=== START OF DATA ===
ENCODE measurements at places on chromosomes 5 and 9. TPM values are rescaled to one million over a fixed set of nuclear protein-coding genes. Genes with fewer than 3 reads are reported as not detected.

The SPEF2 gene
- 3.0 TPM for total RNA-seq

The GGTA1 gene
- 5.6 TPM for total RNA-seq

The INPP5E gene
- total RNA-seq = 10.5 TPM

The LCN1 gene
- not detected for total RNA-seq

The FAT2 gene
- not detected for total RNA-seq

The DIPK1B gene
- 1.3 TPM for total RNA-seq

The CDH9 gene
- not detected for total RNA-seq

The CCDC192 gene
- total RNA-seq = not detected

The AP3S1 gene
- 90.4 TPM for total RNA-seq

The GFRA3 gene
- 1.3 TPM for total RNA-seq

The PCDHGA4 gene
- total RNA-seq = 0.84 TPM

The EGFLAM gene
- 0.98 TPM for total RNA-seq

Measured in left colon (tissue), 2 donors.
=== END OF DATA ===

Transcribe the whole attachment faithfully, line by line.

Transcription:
ENCODE measurements at places on chromosomes 5 and 9. TPM values are rescaled to one million over a fixed set of nuclear protein-coding genes. Genes with fewer than 3 reads are reported as not detected.

The SPEF2 gene
- 3.0 TPM for total RNA-seq

The GGTA1 gene
- 5.6 TPM for total RNA-seq

The INPP5E gene
- total RNA-seq = 10.5 TPM

The LCN1 gene
- not detected for total RNA-seq

The FAT2 gene
- not detected for total RNA-seq

The DIPK1B gene
- 1.3 TPM for total RNA-seq

The CDH9 gene
- not detected for total RNA-seq

The CCDC192 gene
- total RNA-seq = not detected

The AP3S1 gene
- 90.4 TPM for total RNA-seq

The GFRA3 gene
- 1.3 TPM for total RNA-seq

The PCDHGA4 gene
- total RNA-seq = 0.84 TPM

The EGFLAM gene
- 0.98 TPM for total RNA-seq

Measured in left colon (tissue), 2 donors.